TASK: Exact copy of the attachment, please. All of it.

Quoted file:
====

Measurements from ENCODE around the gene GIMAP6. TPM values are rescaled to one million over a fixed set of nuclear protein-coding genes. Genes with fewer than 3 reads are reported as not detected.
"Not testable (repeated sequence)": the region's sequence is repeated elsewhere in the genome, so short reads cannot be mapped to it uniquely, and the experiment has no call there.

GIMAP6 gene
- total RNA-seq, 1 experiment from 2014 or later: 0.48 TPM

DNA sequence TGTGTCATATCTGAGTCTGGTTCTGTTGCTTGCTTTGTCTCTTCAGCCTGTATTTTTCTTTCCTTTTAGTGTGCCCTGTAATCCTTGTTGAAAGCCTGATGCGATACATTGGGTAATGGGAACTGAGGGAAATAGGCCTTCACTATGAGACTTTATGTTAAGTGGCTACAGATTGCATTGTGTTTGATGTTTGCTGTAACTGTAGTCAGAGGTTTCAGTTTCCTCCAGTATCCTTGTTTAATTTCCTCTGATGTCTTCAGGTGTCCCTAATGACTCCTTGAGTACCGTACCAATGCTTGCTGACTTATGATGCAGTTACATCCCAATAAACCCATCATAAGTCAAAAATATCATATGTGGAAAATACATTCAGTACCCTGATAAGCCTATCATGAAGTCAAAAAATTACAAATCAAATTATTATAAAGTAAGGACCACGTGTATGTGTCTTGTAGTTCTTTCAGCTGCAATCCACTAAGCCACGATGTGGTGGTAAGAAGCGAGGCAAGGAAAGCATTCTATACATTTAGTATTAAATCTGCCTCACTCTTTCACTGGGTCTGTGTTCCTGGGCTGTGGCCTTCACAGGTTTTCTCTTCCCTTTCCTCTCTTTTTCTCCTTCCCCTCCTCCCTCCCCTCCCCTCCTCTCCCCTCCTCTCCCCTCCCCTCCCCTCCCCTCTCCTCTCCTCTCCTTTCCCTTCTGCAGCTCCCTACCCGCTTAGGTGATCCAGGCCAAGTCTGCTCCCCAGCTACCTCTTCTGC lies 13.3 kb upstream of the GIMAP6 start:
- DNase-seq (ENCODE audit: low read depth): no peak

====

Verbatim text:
Measurements from ENCODE around the gene GIMAP6. TPM values are rescaled to one million over a fixed set of nuclear protein-coding genes. Genes with fewer than 3 reads are reported as not detected.
"Not testable (repeated sequence)": the region's sequence is repeated elsewhere in the genome, so short reads cannot be mapped to it uniquely, and the experiment has no call there.

GIMAP6 gene
- total RNA-seq, 1 experiment from 2014 or later: 0.48 TPM

DNA sequence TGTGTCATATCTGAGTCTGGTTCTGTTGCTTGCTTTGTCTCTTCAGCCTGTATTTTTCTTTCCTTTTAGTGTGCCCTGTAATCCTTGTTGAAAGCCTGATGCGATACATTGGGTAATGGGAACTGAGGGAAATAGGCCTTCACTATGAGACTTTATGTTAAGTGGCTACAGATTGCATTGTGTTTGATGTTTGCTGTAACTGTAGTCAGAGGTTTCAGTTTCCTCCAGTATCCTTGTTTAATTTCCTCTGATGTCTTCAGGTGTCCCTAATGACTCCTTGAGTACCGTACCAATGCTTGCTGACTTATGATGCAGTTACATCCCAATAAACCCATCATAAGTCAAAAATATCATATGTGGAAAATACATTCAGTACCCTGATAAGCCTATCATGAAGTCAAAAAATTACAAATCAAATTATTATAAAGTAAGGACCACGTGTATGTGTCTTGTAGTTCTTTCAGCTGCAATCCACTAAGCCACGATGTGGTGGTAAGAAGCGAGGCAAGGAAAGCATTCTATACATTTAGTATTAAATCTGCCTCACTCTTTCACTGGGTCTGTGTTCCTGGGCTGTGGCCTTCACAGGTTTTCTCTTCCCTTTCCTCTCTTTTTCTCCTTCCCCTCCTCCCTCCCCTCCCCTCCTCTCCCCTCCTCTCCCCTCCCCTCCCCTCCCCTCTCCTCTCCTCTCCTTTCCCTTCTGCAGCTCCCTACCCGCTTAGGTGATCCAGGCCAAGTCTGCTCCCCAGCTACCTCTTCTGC lies 13.3 kb upstream of the GIMAP6 start:
- DNase-seq (ENCODE audit: low read depth): no peak